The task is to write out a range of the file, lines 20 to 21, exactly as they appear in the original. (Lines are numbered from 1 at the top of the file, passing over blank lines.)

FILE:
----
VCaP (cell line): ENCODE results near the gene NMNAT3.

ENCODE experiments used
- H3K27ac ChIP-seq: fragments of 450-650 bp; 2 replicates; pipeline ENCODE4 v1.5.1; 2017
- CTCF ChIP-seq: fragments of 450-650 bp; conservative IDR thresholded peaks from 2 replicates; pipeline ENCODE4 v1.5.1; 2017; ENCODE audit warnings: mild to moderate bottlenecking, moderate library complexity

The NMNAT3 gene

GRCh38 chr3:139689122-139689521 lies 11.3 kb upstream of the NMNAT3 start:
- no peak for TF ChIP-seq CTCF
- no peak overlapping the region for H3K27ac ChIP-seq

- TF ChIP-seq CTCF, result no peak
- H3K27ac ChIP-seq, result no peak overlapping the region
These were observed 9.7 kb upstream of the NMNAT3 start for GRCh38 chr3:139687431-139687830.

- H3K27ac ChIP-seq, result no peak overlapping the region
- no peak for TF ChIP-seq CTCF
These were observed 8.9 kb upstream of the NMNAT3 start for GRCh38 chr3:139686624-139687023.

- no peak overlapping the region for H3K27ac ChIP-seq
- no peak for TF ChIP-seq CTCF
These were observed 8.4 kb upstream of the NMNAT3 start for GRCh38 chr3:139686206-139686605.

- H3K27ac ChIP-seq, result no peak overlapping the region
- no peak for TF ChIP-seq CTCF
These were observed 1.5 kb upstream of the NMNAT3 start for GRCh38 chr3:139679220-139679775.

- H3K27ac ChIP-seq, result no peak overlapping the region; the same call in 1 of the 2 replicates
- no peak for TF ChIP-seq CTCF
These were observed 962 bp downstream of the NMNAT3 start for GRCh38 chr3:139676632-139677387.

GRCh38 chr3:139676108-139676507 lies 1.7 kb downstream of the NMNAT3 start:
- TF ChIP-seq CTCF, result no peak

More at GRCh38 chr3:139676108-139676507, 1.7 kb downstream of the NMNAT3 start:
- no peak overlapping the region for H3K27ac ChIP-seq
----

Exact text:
These were observed 1.5 kb upstream of the NMNAT3 start for GRCh38 chr3:139679220-139679775.

- H3K27ac ChIP-seq, result no peak overlapping the region; the same call in 1 of the 2 replicates